A quarter of apprenticeship providers have declined the opportunity compete for an SFA contract to deliver training to small and medium sized businesses from next May.
The new Register of Apprenticeship Training Providers, which providers have to be on if they want to deliver apprenticeship starts from May 1 next year, closed for applications at 5pm Friday (November 25).
FE Week can exclusively reveal that 1,753 providers applied to the register to be able to deliver training directly or as a sub-contractor to large, levy-paying employers.
Of these, just 1,310 – or 75 per cent – also applied to deliver training to smaller, non-levy paying employers.
This means that 25 per cent of providers have turned down the opportunity to receive an allocation to deliver apprenticeships to companies that won’t be subject to the levy – despite them making up the overwhelming majority of businesses in England.
Figures published by the Department for Education in August showed that 19,150 companies – only 1.3 per cent of all employers – will be subject to the levy when it is introduced next April.
And a mere 400 companies will pay around half the total levy, the Skills Funding Agency revealed recently.
Providers were able to apply to be on the register via three routes.
The main route was for all colleges and independent training providers who wanted to deliver training to levy-paying employers, either directly or as a sub-contractor.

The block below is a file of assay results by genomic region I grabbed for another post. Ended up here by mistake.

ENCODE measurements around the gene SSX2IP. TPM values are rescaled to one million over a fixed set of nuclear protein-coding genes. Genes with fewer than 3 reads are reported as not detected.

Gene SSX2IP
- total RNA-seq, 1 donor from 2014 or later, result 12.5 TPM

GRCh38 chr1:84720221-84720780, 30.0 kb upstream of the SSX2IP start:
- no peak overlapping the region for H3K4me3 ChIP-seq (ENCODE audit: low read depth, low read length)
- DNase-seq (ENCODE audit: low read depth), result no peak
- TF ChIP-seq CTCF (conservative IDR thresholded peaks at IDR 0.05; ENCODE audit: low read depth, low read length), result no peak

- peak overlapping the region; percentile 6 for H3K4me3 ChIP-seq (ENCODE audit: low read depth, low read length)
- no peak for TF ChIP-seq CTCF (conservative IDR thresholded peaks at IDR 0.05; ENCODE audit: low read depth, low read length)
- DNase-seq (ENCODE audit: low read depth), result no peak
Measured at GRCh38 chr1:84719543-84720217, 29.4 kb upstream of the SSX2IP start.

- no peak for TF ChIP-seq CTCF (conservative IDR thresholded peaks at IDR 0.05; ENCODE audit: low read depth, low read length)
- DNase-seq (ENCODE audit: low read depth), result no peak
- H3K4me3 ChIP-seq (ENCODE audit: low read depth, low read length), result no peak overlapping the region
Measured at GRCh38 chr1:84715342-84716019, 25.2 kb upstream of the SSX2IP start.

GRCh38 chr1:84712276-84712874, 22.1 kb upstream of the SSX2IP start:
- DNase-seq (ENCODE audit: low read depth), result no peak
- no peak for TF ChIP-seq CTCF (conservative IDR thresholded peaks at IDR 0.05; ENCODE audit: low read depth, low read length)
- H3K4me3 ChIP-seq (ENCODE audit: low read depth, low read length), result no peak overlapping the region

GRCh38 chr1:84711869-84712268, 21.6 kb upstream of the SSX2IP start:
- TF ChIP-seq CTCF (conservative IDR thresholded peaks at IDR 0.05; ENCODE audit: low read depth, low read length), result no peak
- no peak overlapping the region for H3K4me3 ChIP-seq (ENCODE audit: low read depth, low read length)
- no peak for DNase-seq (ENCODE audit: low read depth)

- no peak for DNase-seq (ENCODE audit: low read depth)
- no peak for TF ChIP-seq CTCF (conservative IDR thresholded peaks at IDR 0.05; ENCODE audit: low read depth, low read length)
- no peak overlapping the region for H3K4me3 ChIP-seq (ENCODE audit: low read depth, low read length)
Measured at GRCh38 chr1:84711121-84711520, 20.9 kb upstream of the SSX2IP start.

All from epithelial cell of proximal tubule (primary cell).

The supporting route was an “entry route to the apprenticeship market for organisations that offer a specialism, and providers who only want to deliver as a subcontractor”, according to the SFA’s guidance.
The employer-provider route was for companies that wish to deliver apprenticeship training to their own staff.
In addition, providers that wanted to deliver apprenticeship training to non-levy paying employers could also submit an invitation to tender alongside a main route application.
As reported by FE Week on Friday, the SFA warned just hours before the register deadline that some providers were failing to follow instructions and were applying via more than one route.
It also reminded providers that ITTs should be submitted as well as a main route application – but despite this, FE Week understands that not all providers knew that they needed to submit the separate ITT.
FE Week understands that some providers only want to deliver training to non-levy paying employers as subcontractors, and therefore do not need to submit an ITT.
In total there were 2,327 applications to the new register.
In addition to the 1,753 main route applications there were 238 via the employer provider route and 336 via the supporting route.
There are currently 798 prime, or lead, apprenticeship providers on the existing register of training organisations.
There are also 3,815 providers on the current ROTO that can subcontract apprenticeships, but it’s not clear how many of them actually do so.
Peter Lauener, head of the SFA and the Education Funding Agency and shadow chief executive of the Institute for Apprenticeships, told FE Week’s Annual Apprenticeship Conference in March that the new register was being introduced “to make sure that any provider that is available for an employer to use meets the right standards”.
A DfE spokesperson said: “The apprenticeship register is central to the broader reforms being introduced to drive up the quality and quantity of apprenticeships.
“We welcome the strong interest from training providers and are pleased that they are fully engaging with the process.”